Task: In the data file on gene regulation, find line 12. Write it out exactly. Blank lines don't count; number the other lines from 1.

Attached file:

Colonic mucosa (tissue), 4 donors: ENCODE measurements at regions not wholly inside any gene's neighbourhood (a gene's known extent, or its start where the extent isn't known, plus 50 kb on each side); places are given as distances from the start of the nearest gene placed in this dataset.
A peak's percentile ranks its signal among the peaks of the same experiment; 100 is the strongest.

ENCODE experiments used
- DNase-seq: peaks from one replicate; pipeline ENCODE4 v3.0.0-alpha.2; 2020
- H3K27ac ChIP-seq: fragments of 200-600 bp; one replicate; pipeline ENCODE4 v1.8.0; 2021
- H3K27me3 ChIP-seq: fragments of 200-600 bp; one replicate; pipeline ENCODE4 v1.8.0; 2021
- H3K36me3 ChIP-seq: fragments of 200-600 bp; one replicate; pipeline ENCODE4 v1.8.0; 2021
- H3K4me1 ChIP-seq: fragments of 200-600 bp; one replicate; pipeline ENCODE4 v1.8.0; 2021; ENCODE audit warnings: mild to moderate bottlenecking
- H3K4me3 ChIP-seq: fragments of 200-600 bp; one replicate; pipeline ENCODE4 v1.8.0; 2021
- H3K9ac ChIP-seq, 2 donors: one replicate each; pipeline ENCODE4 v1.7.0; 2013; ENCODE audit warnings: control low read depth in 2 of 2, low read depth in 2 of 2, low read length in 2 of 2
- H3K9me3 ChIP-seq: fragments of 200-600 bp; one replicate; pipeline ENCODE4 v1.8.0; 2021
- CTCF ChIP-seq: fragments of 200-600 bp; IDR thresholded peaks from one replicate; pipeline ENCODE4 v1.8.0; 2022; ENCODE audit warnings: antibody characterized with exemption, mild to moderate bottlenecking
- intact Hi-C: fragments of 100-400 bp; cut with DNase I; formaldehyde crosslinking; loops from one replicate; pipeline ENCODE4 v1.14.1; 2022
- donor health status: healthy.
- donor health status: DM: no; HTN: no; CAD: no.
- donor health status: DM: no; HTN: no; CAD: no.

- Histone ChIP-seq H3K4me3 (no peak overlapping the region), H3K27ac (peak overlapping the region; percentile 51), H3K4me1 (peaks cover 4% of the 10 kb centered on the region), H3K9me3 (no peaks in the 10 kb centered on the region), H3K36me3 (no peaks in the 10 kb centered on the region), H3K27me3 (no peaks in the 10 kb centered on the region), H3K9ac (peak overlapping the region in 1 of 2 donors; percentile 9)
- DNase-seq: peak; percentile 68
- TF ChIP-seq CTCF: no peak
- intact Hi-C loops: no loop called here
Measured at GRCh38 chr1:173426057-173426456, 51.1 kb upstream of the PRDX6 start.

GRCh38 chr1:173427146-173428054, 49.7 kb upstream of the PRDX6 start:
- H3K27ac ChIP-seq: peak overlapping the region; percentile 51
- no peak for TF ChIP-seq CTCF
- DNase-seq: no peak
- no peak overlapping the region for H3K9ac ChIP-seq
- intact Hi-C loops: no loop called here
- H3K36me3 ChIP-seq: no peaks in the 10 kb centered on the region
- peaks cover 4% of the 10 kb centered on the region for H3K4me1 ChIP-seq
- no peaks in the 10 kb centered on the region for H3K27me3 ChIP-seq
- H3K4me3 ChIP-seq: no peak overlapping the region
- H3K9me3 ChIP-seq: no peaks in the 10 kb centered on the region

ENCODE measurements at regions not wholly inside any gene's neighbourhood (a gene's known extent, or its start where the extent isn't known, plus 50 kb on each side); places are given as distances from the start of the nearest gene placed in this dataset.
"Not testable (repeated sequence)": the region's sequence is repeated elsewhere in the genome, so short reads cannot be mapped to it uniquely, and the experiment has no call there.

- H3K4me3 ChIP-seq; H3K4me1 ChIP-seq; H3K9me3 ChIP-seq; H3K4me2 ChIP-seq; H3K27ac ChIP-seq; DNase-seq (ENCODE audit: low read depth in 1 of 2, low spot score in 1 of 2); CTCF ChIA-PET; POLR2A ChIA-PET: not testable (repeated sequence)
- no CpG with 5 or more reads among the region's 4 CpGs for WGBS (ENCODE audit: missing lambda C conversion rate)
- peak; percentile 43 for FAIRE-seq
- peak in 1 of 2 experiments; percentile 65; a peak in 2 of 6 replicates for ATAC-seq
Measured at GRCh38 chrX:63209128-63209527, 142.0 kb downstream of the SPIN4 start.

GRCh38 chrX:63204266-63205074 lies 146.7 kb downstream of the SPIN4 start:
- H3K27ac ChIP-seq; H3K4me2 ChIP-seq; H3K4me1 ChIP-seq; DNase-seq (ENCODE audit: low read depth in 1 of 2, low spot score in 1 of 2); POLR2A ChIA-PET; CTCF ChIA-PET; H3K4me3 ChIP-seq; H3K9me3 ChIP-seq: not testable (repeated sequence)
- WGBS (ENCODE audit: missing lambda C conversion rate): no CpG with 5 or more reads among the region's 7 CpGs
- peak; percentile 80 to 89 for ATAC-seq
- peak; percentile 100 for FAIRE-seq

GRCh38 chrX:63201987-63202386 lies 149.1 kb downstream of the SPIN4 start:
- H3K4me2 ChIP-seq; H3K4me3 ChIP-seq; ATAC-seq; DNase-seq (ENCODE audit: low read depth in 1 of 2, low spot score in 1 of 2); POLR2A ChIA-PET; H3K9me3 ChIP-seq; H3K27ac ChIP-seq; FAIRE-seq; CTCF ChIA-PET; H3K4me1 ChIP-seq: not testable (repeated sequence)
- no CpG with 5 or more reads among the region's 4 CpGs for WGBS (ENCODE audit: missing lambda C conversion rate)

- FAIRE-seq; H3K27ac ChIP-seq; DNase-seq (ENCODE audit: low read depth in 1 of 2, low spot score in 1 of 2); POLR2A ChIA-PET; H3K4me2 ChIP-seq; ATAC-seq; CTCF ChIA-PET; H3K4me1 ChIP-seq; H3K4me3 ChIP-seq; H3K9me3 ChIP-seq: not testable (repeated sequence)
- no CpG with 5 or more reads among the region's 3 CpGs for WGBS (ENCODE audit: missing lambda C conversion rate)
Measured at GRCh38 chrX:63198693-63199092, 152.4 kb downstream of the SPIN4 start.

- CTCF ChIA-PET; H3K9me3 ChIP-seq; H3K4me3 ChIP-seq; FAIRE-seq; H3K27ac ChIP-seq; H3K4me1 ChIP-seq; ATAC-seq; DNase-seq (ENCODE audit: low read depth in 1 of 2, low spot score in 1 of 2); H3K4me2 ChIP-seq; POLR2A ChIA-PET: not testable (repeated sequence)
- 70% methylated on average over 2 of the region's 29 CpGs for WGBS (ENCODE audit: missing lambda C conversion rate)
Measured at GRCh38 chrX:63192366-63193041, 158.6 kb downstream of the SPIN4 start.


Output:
- CTCF ChIP-seq: fragments of 200-600 bp; IDR thresholded peaks from one replicate; pipeline ENCODE4 v1.8.0; 2022; ENCODE audit warnings: antibody characterized with exemption, mild to moderate bottlenecking